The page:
2016 LEGISLATIVE SESSION UNDERWAY

The first day of the 2016 Colorado Legislative Session is officially underway.  NCLA is leading the discussion on transportation funding and actively engaged on their priority legislative agenda which encompass critical issues affecting the northern Colorado business community including water, workforce and energy.

The first week of the legislative session is traditionally reserved for the pomp and circumstance of the opening of the people’s work.  Legislative leaders in both houses take to the dais to deliver remarks on the issue priorities of their party caucus’ and the Governor delivers his annual State of the State address.

The split majorities between the House and the Senate assure differences in priorities but remarks by the Governor and the leaders both sounded a call for bi-partisan collaboration to find solutions to the state’s biggest issues.

Speaker of the House, Dickie Lee Hullinghorst  (D-Boulder) provided a traditional approach in her opening day remarks laying out a long list of priorities she and her Democrat caucus will pursue and hope to achieve.  From the extension of parental leave to detailed specifics on the Clean Climate Plan, there will be numerous issues affecting labor, environment, workforce and business in which NCLA will be engaged on the House side.

House Minority Leader Brian DelGrosso (R-Loveland) led off his remarks with a very strong call for transportation funding and finance.  He committed his effort to the $3.5B bonding proposal in which he and the NCLA are working together, Fix Colorado Roads Act.  DelGrosso challenged the House members to consider that there are dollars to be found for transportation within the $3 billion of general fund revenue growth experienced since 2009.  He capped off his remarks with a deep “line in the sand” opposing any effort  to undermine the Constitution and TABOR.

On the Senate side, Senate President Bill Cadman (R-Colorado Springs) was reflective as he enters his last legislative session and last year in office.  Cadman served 8 years in the House of Representatives and will complete his 8 years in the Senate, the last two as President of the Senate, at the end of 2016.  In his remarks, Cadman took an unexpected and non-traditional approach to his opening remarks, one which typically would outline his priorities for 2016.  Cadman took to the dais reflect upon the manner in which bi-partisan collaboration can result in good work for the people of Colorado.  He looked to just last year, the most partisan session in recent memory, as an example of bi-partisan accomplishment despite the rancor. Much was accomplished, he said on issues of importance to Colorado. He framed his remarks under the cloak of each Senator’s responsibility under the oath of office and commitment to uphold the US and Colorado Constitutions.  He did not make a direct statement about budget fix suggested by the Governor and of significant debate, the hospital provider fee, nor did he speak to any other priorities, but his message was understood.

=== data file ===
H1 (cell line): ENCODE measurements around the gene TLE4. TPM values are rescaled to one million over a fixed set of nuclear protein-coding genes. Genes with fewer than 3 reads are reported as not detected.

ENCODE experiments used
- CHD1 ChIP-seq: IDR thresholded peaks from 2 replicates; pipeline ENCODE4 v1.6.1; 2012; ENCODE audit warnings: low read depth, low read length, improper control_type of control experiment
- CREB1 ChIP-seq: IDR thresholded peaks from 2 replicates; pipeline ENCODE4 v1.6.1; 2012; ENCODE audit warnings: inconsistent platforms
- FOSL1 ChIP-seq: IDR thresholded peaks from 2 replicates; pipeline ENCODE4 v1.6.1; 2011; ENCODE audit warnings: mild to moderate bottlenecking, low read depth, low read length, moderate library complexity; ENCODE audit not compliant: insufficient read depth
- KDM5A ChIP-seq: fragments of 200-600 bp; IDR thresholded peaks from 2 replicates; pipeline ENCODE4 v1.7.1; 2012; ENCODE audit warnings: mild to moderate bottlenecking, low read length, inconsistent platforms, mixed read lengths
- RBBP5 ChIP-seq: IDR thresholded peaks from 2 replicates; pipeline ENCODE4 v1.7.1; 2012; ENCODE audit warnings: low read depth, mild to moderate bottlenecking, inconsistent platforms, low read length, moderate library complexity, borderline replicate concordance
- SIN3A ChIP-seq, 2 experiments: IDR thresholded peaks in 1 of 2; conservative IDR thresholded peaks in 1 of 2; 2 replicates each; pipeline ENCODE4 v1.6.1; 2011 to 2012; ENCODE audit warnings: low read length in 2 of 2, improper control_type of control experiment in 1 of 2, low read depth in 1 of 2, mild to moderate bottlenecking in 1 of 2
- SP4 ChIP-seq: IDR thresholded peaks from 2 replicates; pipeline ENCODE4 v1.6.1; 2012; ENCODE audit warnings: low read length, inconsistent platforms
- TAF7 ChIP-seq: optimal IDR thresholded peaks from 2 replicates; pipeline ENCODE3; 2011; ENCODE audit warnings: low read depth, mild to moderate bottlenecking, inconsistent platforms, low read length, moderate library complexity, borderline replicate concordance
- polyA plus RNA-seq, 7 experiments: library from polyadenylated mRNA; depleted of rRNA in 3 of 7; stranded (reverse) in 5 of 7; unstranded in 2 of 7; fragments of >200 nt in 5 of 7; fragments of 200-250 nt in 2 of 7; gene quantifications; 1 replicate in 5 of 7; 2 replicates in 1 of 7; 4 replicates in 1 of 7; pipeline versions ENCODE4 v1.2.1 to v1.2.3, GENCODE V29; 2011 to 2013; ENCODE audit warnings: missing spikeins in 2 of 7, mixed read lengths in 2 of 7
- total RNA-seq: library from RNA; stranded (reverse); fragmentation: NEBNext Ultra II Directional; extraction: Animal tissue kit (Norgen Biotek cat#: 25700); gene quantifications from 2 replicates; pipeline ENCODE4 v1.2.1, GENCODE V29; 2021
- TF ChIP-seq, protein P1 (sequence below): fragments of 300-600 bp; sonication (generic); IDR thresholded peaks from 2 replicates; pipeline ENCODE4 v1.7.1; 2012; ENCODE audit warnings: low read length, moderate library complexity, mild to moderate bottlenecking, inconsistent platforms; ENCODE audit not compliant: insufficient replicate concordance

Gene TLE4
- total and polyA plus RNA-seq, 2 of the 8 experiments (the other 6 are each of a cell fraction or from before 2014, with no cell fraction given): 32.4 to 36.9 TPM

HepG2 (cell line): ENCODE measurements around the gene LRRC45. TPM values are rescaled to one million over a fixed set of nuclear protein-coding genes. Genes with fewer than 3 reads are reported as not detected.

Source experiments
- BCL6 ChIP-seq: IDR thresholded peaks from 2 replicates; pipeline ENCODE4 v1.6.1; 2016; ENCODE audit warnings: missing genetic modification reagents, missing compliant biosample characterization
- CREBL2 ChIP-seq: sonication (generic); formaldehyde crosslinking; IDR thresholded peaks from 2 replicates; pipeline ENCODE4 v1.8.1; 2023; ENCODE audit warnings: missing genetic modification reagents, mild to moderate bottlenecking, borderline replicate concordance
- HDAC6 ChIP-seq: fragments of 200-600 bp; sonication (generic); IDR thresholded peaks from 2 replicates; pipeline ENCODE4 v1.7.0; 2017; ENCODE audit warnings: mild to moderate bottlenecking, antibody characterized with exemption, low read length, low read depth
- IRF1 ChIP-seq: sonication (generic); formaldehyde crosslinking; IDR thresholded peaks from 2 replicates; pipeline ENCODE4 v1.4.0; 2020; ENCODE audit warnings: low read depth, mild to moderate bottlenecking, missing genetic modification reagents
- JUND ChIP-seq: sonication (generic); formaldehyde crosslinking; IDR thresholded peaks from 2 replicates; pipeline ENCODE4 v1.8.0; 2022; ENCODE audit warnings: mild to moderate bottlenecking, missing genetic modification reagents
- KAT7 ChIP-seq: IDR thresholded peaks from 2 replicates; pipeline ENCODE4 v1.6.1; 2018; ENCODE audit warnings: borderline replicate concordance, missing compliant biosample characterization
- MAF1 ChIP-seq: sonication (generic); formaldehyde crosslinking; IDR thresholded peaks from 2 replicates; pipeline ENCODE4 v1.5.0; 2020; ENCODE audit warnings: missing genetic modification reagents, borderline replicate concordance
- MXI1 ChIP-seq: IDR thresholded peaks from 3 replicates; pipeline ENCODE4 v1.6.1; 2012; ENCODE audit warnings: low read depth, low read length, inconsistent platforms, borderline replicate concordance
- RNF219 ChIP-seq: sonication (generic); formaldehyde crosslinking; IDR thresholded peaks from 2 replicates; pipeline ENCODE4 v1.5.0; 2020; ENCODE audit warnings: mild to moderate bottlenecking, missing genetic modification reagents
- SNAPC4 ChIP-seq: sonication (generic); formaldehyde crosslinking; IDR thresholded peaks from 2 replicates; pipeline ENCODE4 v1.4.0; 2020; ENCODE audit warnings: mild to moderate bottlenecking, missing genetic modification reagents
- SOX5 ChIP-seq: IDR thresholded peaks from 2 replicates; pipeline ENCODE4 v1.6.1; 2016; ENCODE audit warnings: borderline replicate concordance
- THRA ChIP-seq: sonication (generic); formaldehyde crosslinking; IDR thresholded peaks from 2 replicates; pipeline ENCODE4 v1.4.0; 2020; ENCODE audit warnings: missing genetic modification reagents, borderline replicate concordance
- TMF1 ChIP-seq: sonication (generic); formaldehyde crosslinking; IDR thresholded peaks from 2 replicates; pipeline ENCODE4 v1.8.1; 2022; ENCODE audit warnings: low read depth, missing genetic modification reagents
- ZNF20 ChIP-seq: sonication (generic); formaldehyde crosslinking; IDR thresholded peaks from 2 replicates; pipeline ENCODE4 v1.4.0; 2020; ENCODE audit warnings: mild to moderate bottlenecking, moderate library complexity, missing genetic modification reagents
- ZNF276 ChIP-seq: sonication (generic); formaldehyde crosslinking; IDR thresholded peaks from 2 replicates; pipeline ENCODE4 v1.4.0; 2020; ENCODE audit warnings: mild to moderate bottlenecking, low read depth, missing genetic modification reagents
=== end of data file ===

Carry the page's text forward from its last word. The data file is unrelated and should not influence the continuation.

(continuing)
In her first opening day remarks as Senate Minority Leader, Senator Lucia Guzman (D-Denver) took the opportunity to discuss the philosophies of the Democrat party and how serving in the Minority, while not possessing the majority of votes, they have an important voice in the process to influence change.  Her comments were thoughtful, and invited a collaborative spirit in the Senate.

 

Senate Minority Leader Guzmán’s remarks

Senate President Cadman’s remarks

House Speaker Hullinghorst’s remarks

House Minority Leader DelGrosso’s remarks

Governor John Hickenlooper State of the State remarks

 

Follow Action at the State House through NCLA’s Legislative Tracking Report

The first day of the 2016 legislative session is behind us and the first of the anticipated 650+ bills have been introduced.   Here is a link to our NCLA Legislative Tracking Report.  The report is a “live” document that is updated as legislative activity is happening at the statehouse. As the session unfolds, the report will be updated with new bills that the NCLA Board of Directors will consider their possible engagement.  In addition, to updated status of the pending bills, there is a wealth of information provided within the tracking report itself with links to bill summaries, complete bill language, amendments, fiscal notes, voting records, and related news articles.  I invite you become familiar with this useful resource.

 

 

 

 

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